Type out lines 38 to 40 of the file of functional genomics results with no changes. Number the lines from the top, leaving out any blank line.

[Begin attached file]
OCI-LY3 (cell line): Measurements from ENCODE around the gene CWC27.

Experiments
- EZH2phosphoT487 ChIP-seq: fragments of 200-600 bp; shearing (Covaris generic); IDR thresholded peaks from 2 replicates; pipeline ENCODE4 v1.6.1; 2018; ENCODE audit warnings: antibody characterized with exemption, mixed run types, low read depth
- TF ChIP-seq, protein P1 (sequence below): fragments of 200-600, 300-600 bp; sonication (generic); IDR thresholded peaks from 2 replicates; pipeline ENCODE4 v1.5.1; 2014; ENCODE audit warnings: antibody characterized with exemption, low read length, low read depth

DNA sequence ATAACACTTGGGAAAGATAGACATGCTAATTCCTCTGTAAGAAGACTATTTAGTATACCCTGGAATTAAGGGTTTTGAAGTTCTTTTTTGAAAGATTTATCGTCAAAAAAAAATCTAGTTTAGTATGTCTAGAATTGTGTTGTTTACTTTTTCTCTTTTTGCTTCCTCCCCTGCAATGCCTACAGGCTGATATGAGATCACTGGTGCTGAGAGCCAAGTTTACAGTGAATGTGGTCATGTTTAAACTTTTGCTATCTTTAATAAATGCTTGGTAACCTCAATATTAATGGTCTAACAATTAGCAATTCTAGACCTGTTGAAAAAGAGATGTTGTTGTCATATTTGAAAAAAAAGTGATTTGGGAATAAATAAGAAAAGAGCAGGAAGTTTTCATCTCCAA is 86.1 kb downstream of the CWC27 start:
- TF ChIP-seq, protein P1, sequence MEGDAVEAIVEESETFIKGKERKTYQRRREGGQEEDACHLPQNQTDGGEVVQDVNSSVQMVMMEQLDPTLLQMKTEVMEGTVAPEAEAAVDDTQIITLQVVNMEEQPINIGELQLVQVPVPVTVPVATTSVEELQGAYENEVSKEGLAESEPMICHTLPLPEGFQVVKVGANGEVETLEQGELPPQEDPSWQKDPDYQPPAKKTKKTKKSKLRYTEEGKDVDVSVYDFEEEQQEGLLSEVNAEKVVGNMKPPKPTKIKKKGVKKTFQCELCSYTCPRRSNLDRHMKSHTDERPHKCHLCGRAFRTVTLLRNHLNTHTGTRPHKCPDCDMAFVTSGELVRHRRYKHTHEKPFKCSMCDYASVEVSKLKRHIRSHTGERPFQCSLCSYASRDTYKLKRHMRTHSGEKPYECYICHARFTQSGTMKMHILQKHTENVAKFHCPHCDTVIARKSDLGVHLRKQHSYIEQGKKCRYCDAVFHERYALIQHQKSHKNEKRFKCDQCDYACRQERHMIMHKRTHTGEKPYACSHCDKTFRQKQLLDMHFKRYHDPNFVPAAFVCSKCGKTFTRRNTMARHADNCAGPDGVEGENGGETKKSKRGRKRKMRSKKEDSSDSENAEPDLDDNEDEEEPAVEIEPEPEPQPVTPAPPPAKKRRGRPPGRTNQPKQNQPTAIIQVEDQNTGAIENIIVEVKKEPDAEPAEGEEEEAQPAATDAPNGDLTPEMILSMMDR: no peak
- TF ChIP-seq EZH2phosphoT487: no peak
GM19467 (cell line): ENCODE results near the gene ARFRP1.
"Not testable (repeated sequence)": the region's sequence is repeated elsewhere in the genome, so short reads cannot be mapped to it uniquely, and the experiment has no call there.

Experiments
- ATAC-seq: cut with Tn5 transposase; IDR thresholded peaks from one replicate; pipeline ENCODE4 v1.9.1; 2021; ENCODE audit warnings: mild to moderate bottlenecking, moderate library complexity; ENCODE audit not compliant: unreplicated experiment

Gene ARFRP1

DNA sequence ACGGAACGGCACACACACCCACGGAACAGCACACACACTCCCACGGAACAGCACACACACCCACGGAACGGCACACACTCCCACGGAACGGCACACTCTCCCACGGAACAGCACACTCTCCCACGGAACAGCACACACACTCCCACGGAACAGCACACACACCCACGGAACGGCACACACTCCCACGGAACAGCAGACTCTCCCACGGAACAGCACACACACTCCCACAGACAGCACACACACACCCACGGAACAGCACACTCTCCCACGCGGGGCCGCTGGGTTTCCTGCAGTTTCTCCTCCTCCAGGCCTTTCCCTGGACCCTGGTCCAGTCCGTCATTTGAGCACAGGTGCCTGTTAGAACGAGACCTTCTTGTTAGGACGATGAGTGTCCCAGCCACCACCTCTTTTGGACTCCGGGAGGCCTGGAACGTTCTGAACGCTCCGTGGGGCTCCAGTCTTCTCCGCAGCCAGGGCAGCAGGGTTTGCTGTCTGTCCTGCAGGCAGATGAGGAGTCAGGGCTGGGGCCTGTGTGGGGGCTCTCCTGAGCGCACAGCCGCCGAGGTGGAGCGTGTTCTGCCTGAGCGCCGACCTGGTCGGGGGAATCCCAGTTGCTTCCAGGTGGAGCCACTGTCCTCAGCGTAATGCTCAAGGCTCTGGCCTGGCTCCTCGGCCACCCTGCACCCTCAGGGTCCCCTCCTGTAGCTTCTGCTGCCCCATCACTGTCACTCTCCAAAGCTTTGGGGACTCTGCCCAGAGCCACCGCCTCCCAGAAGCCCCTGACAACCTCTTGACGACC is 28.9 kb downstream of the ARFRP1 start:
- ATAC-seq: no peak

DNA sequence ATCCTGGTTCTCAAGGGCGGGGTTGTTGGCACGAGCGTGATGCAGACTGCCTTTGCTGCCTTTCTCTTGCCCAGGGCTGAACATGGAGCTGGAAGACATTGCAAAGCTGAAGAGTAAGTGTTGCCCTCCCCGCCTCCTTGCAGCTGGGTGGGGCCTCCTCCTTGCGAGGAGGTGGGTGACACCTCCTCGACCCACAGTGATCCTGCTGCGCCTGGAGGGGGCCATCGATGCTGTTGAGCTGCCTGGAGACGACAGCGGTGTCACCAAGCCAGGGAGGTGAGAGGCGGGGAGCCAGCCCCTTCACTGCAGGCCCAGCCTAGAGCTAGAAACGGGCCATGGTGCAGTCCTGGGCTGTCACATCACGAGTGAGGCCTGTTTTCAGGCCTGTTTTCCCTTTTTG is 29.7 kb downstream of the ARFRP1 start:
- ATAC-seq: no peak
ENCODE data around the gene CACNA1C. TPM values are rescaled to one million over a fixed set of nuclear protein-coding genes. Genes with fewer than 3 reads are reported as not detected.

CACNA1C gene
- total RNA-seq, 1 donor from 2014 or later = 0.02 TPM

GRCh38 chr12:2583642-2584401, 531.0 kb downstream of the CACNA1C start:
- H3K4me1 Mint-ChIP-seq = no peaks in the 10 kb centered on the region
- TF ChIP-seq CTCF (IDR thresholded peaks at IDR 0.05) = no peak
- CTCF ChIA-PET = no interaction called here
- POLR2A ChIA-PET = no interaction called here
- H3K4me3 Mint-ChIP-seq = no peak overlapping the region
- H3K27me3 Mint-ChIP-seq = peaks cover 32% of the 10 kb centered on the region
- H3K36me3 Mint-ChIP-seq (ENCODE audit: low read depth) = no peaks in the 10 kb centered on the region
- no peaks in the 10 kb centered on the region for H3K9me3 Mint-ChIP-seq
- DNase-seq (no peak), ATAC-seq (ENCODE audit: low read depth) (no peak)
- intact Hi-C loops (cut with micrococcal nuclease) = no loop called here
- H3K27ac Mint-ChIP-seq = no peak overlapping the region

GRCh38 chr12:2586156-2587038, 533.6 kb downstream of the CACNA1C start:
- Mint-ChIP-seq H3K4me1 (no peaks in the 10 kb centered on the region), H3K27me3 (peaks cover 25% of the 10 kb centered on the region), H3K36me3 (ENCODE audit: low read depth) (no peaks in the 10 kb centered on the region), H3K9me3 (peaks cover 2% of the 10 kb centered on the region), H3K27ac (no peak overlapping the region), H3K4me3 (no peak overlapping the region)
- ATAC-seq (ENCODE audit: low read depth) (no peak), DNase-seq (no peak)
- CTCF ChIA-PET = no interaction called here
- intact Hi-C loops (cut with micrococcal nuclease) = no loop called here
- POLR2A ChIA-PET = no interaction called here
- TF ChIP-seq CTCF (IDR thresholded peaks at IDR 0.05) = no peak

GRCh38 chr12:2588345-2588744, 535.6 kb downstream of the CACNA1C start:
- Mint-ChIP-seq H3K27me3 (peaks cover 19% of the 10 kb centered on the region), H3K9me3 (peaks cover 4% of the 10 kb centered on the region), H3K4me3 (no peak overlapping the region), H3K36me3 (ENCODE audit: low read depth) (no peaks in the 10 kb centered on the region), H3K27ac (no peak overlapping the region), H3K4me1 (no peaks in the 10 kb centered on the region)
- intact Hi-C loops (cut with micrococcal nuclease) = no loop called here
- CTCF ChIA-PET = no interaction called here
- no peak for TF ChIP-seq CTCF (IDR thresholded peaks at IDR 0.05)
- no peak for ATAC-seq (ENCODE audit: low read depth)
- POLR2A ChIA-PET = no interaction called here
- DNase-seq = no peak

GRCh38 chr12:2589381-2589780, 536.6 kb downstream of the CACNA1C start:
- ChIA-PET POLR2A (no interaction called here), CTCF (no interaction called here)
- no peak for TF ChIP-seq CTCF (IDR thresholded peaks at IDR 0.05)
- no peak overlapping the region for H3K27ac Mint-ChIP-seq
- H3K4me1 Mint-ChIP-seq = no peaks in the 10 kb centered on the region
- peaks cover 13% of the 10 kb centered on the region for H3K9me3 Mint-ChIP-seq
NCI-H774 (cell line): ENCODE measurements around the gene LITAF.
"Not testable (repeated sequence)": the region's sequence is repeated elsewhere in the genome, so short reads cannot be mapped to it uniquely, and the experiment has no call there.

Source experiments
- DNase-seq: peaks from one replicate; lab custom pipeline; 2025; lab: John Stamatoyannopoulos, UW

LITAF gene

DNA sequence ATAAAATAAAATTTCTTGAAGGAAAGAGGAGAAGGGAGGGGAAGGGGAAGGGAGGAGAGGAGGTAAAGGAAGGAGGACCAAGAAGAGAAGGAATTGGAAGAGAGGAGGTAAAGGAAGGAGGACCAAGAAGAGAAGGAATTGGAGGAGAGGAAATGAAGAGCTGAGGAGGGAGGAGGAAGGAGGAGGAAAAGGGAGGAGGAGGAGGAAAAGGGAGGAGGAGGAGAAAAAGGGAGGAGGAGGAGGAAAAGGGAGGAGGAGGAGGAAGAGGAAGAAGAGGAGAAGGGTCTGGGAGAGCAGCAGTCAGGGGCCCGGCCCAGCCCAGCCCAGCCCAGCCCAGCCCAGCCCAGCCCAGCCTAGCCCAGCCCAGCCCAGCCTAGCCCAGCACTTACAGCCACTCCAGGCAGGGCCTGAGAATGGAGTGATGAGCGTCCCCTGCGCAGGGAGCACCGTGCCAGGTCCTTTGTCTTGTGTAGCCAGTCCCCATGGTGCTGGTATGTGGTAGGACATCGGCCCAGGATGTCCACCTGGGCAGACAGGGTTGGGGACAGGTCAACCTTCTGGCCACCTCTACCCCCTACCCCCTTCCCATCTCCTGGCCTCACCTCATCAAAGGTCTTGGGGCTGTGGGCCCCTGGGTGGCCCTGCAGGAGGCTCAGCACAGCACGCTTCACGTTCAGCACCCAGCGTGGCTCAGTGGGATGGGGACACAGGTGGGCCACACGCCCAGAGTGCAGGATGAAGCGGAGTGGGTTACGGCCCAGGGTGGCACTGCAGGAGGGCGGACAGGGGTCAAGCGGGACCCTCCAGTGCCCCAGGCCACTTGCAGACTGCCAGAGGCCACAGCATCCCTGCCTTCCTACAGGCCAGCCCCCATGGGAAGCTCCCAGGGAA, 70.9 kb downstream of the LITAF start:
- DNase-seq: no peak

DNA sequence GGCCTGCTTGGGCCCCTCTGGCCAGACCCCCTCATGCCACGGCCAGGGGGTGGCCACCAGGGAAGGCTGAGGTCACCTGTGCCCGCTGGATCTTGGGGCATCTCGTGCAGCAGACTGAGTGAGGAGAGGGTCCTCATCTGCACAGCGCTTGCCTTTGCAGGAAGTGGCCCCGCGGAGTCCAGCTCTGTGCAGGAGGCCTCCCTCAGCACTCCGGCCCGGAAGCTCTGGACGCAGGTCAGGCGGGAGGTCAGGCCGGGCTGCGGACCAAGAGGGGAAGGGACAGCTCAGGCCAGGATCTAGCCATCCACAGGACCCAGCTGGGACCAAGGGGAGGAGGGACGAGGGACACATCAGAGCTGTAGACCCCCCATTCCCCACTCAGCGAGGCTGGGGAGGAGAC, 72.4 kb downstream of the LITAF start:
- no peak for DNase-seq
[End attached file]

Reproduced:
- TF ChIP-seq CTCF (IDR thresholded peaks at IDR 0.05) = no peak

GRCh38 chr12:2588345-2588744, 535.6 kb downstream of the CACNA1C start:
- Mint-ChIP-seq H3K27me3 (peaks cover 19% of the 10 kb centered on the region), H3K9me3 (peaks cover 4% of the 10 kb centered on the region), H3K4me3 (no peak overlapping the region), H3K36me3 (ENCODE audit: low read depth) (no peaks in the 10 kb centered on the region), H3K27ac (no peak overlapping the region), H3K4me1 (no peaks in the 10 kb centered on the region)